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One of the starkest challenges countries have faced in generations has been the COVID-19 pandemic, which has had a disappointing impact on health systems worldwide. There have been countless deaths, loss of employment, and separation of people from their families and friends. This widespread devastation has caused intense issues with governments, economies, and societies to destabilize around the globe. Children and young people have become emotionally stunted without stability or opportunities to learn and socialize while businesses booked for bankruptcy, causing us all to suffer at least financially, if not otherwise. 

As people struggled with these unpleasant and sudden changes, their mental health deteriorated. According to Mental Health America, there has been widespread mental distress, including anxiety, depression, and post-traumatic stress disorder (PTSD). Increases in suicidal tendencies also came into view. Because human behavior is complex and still much of a mystery, it’s difficult to predict how communities and loved ones will react. It appears that it might even be affecting healthcare providers.

People have had different experiences due to the outbreak, and no one has been immune to these as a group. Young people have had to deal with being kept inside more than others which have left them vulnerable, feeling isolated and disconnected. Such emotions made some more anxious and uncertain, while others faced affective or behavioral conditions. Women also have been through the same stress at home – for example, the rate of domestic violence shows that 45% of women have gone through direct or indirect spousal abuse during the initial year of this outbreak.

Mental health needs have grown, but services haven’t been able to keep up. It was more prevalent at the beginning of the pandemic when researchers and other medical personnel had to focus on COVID-19 relief efforts. Social methods such as stigmas didn’t let people go for care during this time, coinciding with poor information about the virus that triggered fears and concerns around the whole thing. On this note, a recent survey by MyBioSource suggests that nearly 30% of Americans don’t want to get into conversations around COVID rules because they fear arguments or losing friends. 

An overall picture of the mental health scenario in the US

As per the current data, 2 out of 5 adult people in the US have symptoms of depression and anxiety. At least one-third of the high school population is grappling with a sense of pessimism and sad feelings. If put together, all this indicates mental health crisis in the nation. Due to the shortage, about 45% of the public cannot access mental health experts. 

COVID and mental health

Before the pandemic, the country was already feeling the weight of the rising cases of anxiety and depression. Things got out of control after the onset of the viral infection. The White House reported two of five grownups developed anxiety and depression symptoms. Its impact has been more striking on certain ethnicities or races. For example, people from Brown and Black communities had been most vulnerable because of a lack of access to proper treatment solutions.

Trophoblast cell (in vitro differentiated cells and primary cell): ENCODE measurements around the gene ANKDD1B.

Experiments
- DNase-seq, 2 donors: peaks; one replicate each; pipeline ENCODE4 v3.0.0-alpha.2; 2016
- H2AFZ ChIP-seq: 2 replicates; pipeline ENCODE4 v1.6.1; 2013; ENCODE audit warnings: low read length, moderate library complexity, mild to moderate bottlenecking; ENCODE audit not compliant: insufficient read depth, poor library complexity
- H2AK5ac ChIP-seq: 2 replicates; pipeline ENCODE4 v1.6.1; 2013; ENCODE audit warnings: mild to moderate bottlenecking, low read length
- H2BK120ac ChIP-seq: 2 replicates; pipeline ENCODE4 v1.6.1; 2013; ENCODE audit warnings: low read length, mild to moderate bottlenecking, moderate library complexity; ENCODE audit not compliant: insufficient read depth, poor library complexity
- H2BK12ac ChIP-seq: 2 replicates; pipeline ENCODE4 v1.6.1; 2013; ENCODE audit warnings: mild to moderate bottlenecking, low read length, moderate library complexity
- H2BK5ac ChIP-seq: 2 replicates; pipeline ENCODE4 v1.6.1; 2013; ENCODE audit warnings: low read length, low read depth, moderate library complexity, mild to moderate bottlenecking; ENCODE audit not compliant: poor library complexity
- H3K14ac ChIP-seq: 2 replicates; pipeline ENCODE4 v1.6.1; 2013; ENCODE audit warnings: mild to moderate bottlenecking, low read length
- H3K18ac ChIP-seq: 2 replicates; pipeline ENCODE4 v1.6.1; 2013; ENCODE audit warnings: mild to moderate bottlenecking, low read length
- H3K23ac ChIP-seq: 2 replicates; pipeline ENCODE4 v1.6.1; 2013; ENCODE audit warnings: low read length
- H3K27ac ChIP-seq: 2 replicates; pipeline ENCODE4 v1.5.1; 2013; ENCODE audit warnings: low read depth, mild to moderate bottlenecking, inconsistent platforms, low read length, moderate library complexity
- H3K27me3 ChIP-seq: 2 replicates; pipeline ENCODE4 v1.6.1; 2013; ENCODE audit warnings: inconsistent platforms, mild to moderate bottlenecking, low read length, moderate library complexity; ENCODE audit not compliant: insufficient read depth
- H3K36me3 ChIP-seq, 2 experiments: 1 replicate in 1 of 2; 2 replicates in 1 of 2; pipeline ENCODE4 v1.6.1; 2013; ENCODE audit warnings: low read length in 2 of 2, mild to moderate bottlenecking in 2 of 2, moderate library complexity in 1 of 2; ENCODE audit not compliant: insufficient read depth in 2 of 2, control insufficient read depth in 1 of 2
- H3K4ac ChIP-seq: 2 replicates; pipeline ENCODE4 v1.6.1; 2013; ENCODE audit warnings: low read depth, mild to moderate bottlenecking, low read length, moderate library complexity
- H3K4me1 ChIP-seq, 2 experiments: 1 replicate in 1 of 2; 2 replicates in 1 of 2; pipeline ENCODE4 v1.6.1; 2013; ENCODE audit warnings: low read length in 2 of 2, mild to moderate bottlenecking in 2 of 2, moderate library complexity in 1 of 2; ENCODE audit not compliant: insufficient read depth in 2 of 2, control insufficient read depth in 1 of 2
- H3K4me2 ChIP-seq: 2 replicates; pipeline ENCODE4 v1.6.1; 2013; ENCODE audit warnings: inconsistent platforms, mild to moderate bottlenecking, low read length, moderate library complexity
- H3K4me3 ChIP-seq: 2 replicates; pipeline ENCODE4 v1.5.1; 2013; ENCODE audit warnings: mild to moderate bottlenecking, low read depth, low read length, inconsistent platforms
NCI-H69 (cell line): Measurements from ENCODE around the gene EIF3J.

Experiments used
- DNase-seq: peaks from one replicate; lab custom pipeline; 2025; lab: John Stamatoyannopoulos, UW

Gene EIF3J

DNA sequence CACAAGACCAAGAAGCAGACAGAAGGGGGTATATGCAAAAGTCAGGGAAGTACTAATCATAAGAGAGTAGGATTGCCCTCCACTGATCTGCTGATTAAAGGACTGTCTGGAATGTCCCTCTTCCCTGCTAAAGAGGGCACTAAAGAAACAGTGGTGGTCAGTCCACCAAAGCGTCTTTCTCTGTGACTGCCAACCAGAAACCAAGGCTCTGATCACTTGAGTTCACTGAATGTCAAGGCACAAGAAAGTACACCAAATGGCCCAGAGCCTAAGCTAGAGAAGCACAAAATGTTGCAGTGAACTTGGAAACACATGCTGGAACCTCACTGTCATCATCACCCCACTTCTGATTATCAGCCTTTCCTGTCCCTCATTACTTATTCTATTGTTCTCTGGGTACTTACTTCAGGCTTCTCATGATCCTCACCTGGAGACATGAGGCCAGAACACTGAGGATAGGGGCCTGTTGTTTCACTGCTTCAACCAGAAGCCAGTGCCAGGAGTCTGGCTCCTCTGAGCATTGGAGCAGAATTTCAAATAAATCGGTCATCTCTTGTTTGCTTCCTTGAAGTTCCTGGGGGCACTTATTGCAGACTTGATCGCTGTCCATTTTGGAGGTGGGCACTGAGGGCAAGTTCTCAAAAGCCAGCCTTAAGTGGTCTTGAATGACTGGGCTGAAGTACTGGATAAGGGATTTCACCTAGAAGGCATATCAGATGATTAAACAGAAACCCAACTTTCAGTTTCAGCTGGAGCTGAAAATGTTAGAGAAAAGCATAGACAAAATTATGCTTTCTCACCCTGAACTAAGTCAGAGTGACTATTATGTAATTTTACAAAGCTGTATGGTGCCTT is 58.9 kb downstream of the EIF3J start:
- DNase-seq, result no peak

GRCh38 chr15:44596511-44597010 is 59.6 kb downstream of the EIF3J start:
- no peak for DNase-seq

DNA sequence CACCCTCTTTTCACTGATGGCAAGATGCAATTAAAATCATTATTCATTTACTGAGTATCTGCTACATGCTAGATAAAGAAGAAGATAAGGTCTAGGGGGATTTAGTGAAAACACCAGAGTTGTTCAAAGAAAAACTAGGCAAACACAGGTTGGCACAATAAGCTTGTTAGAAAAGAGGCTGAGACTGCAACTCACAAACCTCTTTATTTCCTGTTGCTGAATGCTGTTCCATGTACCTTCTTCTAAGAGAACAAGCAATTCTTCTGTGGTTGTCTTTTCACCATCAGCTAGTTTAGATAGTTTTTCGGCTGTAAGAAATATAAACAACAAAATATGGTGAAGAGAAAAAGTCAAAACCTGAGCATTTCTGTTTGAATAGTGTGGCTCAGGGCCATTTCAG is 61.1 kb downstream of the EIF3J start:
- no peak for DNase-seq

Along with the prevalence of such cases, the shortage of healthcare professionals has only aggravated the situation. JAMA reports that about 149 million people in the US cannot access mental health services due to the low number of mental health professionals. In more concrete terms, 45% of people lack mental health care. According to a study, the country requires to add at least 7,500 healthcare professionals in this area to serve the care demands. In 2019, the government needed to recruit about 6,970 physicians for a nearly 4.3 million lesser population. This comparison can be an eye-opener toward the grimness of the situation.

COVID-19 adversely affected not only the general public but the healthcare providers also. One of the surveys reported that about 60% of resident nurses and medical students and 54% of physicians felt the burnout effect, and more than half of them succumbed to PTSD, depression, and anxiety symptoms. 

The health leaders say that the mental health crisis and shortage of medical practitioners have led to another form of a problem overall, making the public feel the pressure of it all. New Mexico’s internal medicine hospitalist Eileen Barrett refers to this new situation as a shadow pandemic for the HCPs. According to him, the health care service providers are going through a lot.

However, things can slightly improve if the healthcare professionals don’t avoid their real feelings and share their vulnerabilities with their peers. Also, appreciation from fellow physicians can come in handy. WHO also recommends that countries adopt a holistic approach toward mental health concerns to create a safe and protected environment for everyone, including victims of domestic violence, poor economic backgrounds, or others. There is an urgency to be proactive on this front without underestimating the effect of COVID-19 on the people.

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